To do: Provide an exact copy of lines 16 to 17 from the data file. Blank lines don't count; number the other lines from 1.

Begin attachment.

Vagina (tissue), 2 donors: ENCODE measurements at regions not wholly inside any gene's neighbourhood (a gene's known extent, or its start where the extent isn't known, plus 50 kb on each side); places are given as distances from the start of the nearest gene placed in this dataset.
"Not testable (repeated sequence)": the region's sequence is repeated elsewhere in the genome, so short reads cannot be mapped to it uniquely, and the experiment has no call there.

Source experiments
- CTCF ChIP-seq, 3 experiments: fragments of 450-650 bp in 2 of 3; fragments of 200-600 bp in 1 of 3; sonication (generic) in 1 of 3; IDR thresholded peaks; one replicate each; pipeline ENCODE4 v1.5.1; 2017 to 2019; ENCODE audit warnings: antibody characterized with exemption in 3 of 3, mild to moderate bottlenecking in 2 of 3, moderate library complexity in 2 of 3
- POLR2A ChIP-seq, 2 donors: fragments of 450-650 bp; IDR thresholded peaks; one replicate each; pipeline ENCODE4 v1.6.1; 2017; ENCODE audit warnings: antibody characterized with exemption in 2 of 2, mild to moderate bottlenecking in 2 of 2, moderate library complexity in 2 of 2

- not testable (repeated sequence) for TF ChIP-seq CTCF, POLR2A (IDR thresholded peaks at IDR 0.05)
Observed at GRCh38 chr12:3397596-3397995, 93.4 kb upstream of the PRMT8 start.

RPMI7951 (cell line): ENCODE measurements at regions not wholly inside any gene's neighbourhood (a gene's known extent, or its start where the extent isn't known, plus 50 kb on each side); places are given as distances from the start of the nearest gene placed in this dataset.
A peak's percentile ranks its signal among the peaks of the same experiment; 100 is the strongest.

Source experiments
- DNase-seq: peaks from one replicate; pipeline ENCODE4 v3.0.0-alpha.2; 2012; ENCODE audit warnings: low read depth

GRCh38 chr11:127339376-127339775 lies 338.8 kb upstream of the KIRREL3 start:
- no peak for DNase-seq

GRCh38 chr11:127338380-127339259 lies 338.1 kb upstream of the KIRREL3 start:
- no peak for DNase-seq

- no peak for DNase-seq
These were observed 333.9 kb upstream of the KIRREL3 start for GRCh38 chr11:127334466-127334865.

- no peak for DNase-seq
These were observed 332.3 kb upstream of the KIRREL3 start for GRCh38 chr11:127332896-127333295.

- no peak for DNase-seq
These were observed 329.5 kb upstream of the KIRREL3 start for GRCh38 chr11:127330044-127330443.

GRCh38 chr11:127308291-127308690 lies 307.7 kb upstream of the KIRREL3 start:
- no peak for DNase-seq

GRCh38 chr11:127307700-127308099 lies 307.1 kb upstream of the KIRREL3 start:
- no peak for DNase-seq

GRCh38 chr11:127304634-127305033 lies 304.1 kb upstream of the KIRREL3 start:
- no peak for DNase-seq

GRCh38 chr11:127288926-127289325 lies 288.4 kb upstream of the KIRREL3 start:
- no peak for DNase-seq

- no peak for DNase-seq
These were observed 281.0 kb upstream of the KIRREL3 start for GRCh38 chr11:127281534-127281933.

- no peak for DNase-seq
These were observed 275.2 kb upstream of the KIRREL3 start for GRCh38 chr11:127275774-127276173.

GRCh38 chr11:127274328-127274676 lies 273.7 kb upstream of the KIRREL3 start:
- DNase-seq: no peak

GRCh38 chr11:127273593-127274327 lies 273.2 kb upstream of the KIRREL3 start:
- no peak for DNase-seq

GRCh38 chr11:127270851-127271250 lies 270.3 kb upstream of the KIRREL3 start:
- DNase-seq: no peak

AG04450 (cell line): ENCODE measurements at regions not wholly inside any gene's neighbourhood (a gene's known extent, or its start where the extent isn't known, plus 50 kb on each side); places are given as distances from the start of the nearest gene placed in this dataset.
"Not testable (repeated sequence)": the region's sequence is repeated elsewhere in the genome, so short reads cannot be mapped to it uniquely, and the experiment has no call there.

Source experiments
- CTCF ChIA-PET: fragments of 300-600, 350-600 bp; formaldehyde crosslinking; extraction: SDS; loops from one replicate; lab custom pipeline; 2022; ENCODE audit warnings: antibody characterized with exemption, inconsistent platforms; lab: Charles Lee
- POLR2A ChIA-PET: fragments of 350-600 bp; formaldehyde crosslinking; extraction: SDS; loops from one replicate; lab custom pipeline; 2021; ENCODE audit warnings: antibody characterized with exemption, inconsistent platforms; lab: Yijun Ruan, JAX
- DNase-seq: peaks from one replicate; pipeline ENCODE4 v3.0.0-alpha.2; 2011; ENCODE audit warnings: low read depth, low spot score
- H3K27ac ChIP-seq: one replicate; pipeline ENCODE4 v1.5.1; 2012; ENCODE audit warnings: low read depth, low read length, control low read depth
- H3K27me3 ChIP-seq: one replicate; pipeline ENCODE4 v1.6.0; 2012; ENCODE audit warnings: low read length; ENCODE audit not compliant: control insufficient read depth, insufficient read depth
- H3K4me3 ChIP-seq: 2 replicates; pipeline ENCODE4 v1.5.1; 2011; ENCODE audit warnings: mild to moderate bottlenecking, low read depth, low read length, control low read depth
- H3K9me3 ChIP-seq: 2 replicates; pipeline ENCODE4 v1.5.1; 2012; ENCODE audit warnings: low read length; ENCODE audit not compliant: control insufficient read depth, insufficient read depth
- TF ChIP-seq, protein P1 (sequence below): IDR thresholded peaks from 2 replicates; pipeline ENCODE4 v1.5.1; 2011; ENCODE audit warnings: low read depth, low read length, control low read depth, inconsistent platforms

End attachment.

- no peak for DNase-seq
These were observed 333.9 kb upstream of the KIRREL3 start for GRCh38 chr11:127334466-127334865.